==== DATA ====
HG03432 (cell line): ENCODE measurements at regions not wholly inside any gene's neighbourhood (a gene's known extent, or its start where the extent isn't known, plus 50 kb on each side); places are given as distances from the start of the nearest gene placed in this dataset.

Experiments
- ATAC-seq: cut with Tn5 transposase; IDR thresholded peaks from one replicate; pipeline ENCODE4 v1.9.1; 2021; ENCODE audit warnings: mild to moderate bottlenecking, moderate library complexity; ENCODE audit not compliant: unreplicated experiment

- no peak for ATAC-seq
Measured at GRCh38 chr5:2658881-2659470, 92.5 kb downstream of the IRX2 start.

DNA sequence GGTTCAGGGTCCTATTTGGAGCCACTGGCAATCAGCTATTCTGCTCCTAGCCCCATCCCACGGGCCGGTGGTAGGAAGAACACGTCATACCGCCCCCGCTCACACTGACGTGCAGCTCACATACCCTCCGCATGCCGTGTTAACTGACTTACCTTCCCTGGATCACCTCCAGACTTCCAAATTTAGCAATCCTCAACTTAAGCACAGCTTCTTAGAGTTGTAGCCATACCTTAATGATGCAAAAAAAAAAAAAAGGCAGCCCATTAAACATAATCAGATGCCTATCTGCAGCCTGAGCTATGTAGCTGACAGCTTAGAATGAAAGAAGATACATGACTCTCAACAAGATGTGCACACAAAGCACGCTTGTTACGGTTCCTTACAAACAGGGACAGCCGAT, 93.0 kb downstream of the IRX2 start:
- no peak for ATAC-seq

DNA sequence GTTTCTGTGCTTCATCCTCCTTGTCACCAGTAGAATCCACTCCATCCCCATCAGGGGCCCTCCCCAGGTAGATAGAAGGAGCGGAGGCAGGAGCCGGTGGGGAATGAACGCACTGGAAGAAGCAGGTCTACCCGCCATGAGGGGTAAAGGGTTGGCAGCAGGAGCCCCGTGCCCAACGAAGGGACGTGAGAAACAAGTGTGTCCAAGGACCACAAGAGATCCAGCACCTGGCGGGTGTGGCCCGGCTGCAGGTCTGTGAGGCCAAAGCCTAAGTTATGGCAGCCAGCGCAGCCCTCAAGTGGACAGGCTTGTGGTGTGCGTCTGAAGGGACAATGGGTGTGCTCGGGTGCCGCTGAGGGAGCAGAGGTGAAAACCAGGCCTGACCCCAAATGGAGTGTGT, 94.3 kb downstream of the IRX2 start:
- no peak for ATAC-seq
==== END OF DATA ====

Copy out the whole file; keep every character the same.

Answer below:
HG03432 (cell line): ENCODE measurements at regions not wholly inside any gene's neighbourhood (a gene's known extent, or its start where the extent isn't known, plus 50 kb on each side); places are given as distances from the start of the nearest gene placed in this dataset.

Experiments
- ATAC-seq: cut with Tn5 transposase; IDR thresholded peaks from one replicate; pipeline ENCODE4 v1.9.1; 2021; ENCODE audit warnings: mild to moderate bottlenecking, moderate library complexity; ENCODE audit not compliant: unreplicated experiment

- no peak for ATAC-seq
Measured at GRCh38 chr5:2658881-2659470, 92.5 kb downstream of the IRX2 start.

DNA sequence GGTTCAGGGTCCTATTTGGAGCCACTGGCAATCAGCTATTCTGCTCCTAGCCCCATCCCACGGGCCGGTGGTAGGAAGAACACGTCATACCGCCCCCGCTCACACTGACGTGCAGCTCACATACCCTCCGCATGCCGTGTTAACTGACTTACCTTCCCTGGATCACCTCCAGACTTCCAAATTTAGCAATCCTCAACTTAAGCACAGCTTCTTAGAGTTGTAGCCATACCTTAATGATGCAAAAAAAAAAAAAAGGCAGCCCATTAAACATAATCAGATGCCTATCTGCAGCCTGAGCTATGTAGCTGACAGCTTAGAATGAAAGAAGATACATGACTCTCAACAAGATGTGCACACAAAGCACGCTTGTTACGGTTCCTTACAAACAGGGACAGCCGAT, 93.0 kb downstream of the IRX2 start:
- no peak for ATAC-seq

DNA sequence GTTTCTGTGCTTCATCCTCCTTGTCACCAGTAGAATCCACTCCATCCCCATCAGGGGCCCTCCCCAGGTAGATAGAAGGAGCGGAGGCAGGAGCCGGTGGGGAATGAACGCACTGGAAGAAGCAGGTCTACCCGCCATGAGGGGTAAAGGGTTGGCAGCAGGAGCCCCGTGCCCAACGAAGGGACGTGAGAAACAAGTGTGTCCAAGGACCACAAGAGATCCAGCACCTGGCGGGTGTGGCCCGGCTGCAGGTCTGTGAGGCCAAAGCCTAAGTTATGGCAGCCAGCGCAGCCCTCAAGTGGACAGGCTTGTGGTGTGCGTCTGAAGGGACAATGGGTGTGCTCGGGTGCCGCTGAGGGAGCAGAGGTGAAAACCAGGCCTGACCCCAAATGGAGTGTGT, 94.3 kb downstream of the IRX2 start:
- no peak for ATAC-seq